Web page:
Melancholy & Raving Madness, carvings by Caius Gabriel Cibber positioned over the entrance of the new Bethlem Hospital. © Wellcome Library

What Lewis actually does with that scene, though, is a matter of debate. Jeffrey Cox has described the monodrama as “feminist theatre”, but Jack DeRochi sees it as manipulating a sensationalised spectacle of feminine victimhood, ultimately forming a “masculine Gothic ideology”.  And Lewis’s politics are rarely straightforward, as D.L. Macdonald points out in his Critical Biography. In The Captive, he does not hesitate to use Wollstonecraft’s politically resonant language of domestic tyranny (“A tyrant husband forged the tale, / Which chained me in this dreary cell”) and there’s even an insistence that even the most privileged of British women are unsafe: “I – I, the child of rank and wealth! – / Am I the wretch who clanks this chain, / Bereft of freedom […]?” On the other hand, changes to the basic details of his source text (such as the introduction of a benevolent patriarchy in the form of the Captive’s rescuing father and brothers) diminish the political force of the situation.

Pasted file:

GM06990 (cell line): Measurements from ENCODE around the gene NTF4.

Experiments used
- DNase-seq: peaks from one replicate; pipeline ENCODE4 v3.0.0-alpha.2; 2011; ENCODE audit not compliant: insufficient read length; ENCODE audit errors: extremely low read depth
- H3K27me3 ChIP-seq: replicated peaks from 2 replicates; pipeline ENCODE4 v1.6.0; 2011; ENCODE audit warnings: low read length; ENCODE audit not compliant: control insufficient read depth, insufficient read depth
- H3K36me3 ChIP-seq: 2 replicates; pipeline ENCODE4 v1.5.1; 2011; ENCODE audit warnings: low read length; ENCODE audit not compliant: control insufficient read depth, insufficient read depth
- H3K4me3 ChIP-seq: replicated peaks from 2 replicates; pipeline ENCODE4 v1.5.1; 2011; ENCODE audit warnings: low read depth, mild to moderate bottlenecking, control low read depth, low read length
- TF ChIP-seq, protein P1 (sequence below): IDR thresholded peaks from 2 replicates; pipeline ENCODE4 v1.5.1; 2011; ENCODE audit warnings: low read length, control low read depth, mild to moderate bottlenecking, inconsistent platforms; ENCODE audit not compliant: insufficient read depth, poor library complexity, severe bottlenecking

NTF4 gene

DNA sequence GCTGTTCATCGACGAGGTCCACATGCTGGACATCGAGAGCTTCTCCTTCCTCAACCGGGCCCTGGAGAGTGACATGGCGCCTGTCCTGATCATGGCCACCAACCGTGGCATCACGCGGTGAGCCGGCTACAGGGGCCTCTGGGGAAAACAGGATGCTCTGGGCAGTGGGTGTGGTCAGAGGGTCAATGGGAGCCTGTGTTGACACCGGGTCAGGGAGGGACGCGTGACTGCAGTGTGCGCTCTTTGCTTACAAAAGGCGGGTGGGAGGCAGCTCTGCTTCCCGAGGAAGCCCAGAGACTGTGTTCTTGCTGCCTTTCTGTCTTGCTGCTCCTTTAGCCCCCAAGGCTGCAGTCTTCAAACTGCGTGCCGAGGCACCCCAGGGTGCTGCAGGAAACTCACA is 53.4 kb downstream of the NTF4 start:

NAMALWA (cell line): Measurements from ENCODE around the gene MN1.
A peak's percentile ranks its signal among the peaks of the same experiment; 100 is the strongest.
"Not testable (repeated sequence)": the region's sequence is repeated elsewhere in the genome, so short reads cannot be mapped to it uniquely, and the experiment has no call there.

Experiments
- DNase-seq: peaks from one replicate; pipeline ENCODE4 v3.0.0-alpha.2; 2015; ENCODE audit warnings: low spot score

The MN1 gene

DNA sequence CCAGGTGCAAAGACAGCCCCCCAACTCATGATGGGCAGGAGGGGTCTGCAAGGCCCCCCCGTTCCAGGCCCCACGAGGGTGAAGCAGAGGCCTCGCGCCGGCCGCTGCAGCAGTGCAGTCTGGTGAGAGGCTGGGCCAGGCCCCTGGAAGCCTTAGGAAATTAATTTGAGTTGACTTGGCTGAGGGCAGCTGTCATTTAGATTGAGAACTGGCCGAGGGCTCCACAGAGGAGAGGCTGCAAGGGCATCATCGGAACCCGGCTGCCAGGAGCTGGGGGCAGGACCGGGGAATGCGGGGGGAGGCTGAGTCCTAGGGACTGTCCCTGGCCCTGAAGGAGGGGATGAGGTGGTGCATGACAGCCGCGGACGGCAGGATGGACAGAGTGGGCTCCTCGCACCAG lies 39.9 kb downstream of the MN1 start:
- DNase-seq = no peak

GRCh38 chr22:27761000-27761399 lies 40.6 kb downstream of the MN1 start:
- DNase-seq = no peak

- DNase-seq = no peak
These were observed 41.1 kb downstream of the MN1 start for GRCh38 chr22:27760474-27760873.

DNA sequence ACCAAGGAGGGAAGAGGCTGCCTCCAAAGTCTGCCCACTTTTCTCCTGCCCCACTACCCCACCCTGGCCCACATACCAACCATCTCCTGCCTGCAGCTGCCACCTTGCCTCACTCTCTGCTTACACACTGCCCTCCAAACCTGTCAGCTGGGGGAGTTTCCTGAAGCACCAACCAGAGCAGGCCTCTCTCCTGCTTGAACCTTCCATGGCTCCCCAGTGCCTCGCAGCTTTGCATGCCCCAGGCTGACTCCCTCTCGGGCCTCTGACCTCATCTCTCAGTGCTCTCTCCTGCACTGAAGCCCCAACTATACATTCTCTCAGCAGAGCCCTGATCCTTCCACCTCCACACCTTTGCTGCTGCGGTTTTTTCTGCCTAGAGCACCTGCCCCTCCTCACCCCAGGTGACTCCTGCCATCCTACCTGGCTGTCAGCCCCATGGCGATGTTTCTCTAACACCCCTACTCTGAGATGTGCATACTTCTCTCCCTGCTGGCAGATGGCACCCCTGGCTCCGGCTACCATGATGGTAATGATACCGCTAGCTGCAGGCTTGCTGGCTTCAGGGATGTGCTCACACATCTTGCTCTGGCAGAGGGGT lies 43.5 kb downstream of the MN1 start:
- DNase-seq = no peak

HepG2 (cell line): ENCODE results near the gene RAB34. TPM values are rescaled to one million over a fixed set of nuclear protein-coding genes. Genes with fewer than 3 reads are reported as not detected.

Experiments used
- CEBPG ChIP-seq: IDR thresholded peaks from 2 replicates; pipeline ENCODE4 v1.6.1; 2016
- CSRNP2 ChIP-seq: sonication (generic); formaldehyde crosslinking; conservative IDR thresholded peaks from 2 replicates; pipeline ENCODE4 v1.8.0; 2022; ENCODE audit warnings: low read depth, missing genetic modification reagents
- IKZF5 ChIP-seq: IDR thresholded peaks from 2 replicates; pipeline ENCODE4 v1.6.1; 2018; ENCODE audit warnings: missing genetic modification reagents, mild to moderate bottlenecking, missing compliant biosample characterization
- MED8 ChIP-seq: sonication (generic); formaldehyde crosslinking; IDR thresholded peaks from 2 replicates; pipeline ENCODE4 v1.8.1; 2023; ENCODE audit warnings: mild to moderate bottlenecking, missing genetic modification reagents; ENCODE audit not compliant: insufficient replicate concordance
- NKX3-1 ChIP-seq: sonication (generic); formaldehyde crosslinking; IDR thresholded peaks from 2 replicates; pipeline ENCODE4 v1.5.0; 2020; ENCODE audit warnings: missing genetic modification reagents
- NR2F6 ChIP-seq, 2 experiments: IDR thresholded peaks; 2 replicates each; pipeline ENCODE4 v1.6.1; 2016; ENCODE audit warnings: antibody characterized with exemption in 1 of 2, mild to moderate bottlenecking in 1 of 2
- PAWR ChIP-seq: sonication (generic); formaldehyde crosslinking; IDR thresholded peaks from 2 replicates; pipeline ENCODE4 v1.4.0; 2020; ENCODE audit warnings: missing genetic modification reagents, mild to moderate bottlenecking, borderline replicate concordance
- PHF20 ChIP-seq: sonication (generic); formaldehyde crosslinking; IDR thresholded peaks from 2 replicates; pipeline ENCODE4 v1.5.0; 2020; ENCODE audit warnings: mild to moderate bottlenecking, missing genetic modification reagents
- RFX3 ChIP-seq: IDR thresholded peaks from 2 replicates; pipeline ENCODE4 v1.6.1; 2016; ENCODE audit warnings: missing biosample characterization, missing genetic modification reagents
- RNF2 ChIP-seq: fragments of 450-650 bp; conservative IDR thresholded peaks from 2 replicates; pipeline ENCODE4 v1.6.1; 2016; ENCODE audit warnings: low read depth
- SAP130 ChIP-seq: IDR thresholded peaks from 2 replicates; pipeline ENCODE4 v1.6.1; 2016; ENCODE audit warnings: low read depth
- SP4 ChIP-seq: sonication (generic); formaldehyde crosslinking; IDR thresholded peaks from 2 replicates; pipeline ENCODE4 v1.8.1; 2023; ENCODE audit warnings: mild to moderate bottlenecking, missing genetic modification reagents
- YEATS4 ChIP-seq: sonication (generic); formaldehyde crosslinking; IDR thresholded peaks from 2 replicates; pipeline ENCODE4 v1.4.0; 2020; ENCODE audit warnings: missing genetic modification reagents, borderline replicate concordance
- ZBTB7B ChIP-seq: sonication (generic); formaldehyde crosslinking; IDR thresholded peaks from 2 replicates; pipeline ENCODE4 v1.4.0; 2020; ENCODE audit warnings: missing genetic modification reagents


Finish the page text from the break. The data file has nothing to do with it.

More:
I find the idea that Lewis had a feminist moment intriguing, especially since this afterpiece suggests connections between gendered oppression and wider political disorder. The effect of the Captive’s incarceration, after all, is that she is quite literally silenced. The monodrama opens with her plea that the gaoler “stay, and hear my woe!”, and a belief in the efficacy of communication: “My language shall be calm, though sad: / But yet I’ll firmly, truly swear / I am not mad! (then kissing his hand) I am not mad!” Her efforts to speak her truth, however, are met with a lack of sympathy – or, indeed, any response other than continued persecution. Her eventual (real) madness is figured as the goal of such treatment, and is equated with the inability to speak. Thus after the following exclamation, the text ends and the drama continues as a dumb-show: “’Tis done! ’Tis done! (with a loud shriek) / I’m mad! I’m mad! (she dashes herself in frenzy upon the ground.)” And when she is freed and the restoration of her child also returns her reason, this is signalled by the reappearance of speech, the note on which the monodrama ends: “My child!” This connection between freedom, reason, and speech seems to me to be extraordinarily politically resonant in the context of responses to the French Revolution. I’d be interested to hear whether you agree.